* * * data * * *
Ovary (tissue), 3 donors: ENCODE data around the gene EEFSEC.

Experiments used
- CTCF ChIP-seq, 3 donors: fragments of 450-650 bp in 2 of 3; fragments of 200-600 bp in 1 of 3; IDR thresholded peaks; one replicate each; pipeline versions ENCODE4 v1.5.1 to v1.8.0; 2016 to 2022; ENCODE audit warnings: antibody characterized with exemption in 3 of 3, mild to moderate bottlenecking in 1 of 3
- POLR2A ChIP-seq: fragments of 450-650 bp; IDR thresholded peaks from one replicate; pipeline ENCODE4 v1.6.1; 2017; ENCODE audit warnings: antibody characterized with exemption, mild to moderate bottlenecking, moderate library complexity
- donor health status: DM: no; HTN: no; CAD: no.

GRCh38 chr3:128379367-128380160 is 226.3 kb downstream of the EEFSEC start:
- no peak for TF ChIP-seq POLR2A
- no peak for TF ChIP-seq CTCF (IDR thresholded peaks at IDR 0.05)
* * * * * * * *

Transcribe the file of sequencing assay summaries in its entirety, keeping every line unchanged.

Ovary (tissue), 3 donors: ENCODE data around the gene EEFSEC.

Experiments used
- CTCF ChIP-seq, 3 donors: fragments of 450-650 bp in 2 of 3; fragments of 200-600 bp in 1 of 3; IDR thresholded peaks; one replicate each; pipeline versions ENCODE4 v1.5.1 to v1.8.0; 2016 to 2022; ENCODE audit warnings: antibody characterized with exemption in 3 of 3, mild to moderate bottlenecking in 1 of 3
- POLR2A ChIP-seq: fragments of 450-650 bp; IDR thresholded peaks from one replicate; pipeline ENCODE4 v1.6.1; 2017; ENCODE audit warnings: antibody characterized with exemption, mild to moderate bottlenecking, moderate library complexity
- donor health status: DM: no; HTN: no; CAD: no.

GRCh38 chr3:128379367-128380160 is 226.3 kb downstream of the EEFSEC start:
- no peak for TF ChIP-seq POLR2A
- no peak for TF ChIP-seq CTCF (IDR thresholded peaks at IDR 0.05)